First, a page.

Now Can the Candy Man Sell on the Web?

By Sean Gallagher Print this article Print

When Jelly Belly wanted to expand its Web site, it was missing key ingredients.

It's hard to execute a technology project effectively when most of the vendors who could help you are on death row.

That's the situation the Jelly Belly Candy Company, the family-owned California candy maker, found itself in last year as it tried to expand its sales effort on the Web. Ryan Schader, director of corporate strategy, and Dan Rosman, IT director, were frustrated with the company's inability to do e-commerce back in January 2001. Online sales did not amount to much. They were only 1% of its $140 million in annual sales. Jelly Belly's e-commerce setup amounted to a single NT server running an out-of-the box Web store package. Its most remarkable attribute? The amount of hate mail it generated.

Even at 15,000 visits a day, the online store was seizing up, dropping customers' connections as they shopped. It was a customer-service nightmare.

Obviously, the storefront wasn't up to snuff. It did not take data from Jelly Belly's warehouse management software. It couldn't give customers a history of their orders or remember their preferences of flavors. It didn't let customers ship purchases to more than one address—tough on corporate or family gift-giving. In short, it didn't do much.

"The customers complained bitterly," says Schader. "They said, 'You have an enormous brand, and we expect more from you.' "

Schader and Rosman went back to the drawing board. In a revamped site, they wanted the sales process on the site to be tied into its enterprise planning and warehouse management systems, so customers could see when jelly beans could be shipped. They wanted a customer portal that could be tailored to each customer, greeting them by name when they logged in. They wanted features that let them keep track of each customer's buying habits so they could market to their tastes.

Plus, if they could take orders from customers directly, they could then take orders from distributors. At the time, the company mailed out 10,000 price lists a month to distributors and retailers, and took orders by fax.

Unfortunately, they began their search for help just as Web consulting firms such as MarchFirst and Razorfish were entering death spirals. "We didn't want to be stuck with a vendor that wasn't going to be around next year," says Schader.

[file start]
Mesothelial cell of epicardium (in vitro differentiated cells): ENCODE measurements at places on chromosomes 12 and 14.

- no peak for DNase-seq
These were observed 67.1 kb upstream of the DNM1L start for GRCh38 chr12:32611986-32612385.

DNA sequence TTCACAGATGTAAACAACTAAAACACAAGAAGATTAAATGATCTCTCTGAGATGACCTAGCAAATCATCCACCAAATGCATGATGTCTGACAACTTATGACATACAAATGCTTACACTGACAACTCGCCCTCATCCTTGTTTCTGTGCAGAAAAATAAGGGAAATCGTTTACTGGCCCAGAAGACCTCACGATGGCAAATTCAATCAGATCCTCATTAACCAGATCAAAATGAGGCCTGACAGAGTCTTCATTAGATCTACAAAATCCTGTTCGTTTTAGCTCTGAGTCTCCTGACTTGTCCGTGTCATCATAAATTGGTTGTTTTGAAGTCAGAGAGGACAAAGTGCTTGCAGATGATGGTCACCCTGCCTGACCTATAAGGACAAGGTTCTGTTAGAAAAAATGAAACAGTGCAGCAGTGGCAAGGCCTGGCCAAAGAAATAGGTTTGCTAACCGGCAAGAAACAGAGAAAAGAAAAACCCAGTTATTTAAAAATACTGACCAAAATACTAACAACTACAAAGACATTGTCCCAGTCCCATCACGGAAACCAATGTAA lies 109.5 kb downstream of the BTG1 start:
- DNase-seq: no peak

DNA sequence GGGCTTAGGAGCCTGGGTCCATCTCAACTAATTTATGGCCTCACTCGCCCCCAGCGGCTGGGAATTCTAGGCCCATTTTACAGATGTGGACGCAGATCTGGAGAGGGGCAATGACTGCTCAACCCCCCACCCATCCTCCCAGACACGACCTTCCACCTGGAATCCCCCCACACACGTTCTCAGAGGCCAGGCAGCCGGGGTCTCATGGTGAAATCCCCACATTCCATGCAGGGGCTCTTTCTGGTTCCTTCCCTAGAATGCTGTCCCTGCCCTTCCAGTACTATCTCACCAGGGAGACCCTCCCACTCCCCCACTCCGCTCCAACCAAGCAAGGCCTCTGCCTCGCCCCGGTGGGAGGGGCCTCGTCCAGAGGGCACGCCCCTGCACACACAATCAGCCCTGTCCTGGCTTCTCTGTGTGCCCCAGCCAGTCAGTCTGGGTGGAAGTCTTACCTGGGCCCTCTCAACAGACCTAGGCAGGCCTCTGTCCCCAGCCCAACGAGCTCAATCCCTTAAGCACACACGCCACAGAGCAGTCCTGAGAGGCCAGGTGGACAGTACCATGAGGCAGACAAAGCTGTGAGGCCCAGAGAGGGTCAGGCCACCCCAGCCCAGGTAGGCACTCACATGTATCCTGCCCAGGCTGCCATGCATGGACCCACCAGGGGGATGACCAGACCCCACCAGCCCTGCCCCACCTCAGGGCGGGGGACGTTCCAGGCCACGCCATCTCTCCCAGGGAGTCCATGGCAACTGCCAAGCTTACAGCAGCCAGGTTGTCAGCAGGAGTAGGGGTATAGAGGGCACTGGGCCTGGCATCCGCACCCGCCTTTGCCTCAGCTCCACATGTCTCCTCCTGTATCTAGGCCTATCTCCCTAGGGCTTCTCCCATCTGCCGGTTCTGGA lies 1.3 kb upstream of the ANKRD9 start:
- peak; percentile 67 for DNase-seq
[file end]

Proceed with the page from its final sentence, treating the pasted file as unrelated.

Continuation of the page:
It didn't help matters that no one at Jelly Belly was running the project full-time. The selection process dragged on for eight months. "The most important lesson from our experience is that companies should dedicate at least one resource or more to the project," says Schader. In the end, the team came up with four choices: a joint offering from Accenture and Microsoft, and alternatives from ATG, BEA, and Intershop.

Even after selecting a winner—Accenture and Microsoft—the dot-bomb Grim Reaper wasn't done. The Web design agency Jelly Belly chose to create the templates for the site—Clear Ink of Walnut Creek, Calif.—went under, though it was relaunched in January.

Speed finally arrived. Accenture and Microsoft did help Jelly Belly execute the first phase of its e-commerce strategy—a new site for selling to consumers—in a little more than two months. Now, the site is managed by Accenture and hosted by AT&T. Only three Jelly Belly people were involved in the technical rollout—two in testing and one part-time in development. And the pre-packaged software and hardware involved are priced at under $250,000.

The site was live on Dec. 17, in time for Jelly Belly to get some leverage out of a tie-in to the Warner Bros. film, Harry Potter and the Sorcerer's Stone.

Daily Web sales are now up 35%, without an increase in traffic. Of course, Jelly Belly won't see a real return until the phase of the project that ends up serving retailers and distributors is finished. But even that is 80% based on work for the first phase.

And the hate mail already is subsiding.

This article was originally published on 2002-04-15
Sean Gallagher is editor of Ziff Davis Internet's enterprise verticals group. Previously, Gallagher was technology editor for Baseline, before joining Ziff Davis, he was editorial director of Fawcette Technical Publications' enterprise developer publications group, and the Labs managing editor of CMP's InformationWeek. A former naval officer and former systems integrator, Gallagher lives and works in Baltimore, Maryland.
eWeek eWeek

Have the latest technology news and resources emailed to you everyday.